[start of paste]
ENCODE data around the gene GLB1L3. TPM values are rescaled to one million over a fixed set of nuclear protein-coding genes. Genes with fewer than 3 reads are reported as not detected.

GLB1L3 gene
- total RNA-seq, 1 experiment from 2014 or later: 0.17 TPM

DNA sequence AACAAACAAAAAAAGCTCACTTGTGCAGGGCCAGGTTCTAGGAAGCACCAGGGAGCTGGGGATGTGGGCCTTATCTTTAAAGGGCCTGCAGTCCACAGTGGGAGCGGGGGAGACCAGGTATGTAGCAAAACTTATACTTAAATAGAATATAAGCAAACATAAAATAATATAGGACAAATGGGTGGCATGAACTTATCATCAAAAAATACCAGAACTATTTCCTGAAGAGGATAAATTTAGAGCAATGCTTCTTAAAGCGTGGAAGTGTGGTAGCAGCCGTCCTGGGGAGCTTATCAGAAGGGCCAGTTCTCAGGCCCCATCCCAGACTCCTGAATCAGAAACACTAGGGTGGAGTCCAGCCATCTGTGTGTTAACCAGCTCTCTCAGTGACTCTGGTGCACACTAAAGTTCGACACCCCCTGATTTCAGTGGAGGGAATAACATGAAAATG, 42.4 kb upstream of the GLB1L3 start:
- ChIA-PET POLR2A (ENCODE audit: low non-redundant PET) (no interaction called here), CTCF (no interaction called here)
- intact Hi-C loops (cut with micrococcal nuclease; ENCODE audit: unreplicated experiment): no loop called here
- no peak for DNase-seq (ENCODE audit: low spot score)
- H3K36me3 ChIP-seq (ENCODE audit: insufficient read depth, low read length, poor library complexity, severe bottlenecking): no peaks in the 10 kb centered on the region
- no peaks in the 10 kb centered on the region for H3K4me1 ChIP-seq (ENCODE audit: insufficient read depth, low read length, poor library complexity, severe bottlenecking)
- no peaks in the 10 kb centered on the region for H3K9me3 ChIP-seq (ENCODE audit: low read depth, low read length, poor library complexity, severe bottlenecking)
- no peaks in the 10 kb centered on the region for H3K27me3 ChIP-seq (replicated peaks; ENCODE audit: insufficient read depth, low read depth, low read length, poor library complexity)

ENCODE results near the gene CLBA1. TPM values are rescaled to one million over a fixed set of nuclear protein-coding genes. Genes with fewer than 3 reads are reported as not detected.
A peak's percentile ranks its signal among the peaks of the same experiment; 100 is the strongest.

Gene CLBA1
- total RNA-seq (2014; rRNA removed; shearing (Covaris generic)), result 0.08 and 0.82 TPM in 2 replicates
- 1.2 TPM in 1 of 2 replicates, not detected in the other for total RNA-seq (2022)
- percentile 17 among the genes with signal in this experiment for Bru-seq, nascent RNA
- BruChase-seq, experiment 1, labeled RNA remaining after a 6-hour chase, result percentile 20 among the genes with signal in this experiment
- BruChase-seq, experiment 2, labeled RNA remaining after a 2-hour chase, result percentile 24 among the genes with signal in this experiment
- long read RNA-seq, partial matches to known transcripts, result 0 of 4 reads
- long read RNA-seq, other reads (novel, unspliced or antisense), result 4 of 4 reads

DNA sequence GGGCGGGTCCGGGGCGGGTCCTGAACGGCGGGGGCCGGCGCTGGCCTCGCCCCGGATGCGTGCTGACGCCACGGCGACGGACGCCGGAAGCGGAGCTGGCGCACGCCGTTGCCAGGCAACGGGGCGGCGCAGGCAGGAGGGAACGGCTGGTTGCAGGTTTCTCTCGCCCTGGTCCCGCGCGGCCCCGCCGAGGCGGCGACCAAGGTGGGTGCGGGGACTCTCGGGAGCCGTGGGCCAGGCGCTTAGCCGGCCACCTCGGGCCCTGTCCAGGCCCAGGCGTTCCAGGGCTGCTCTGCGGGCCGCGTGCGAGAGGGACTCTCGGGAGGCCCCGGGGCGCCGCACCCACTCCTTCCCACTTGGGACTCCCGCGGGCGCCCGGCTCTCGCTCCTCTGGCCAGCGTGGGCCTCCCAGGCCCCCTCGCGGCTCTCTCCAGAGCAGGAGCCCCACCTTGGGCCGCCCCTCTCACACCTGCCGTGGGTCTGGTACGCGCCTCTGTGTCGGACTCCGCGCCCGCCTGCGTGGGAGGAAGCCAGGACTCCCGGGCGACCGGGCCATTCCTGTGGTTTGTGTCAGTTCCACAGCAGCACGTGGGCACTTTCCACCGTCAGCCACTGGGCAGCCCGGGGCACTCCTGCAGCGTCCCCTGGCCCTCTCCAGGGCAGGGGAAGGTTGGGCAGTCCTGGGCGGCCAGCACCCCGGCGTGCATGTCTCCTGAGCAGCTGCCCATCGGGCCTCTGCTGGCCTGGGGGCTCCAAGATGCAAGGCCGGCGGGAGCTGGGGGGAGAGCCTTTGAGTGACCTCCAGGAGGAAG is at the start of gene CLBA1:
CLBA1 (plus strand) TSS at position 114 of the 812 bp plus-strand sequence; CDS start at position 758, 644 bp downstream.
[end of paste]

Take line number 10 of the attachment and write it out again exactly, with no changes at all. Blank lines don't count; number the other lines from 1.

- no peaks in the 10 kb centered on the region for H3K9me3 ChIP-seq (ENCODE audit: low read depth, low read length, poor library complexity, severe bottlenecking)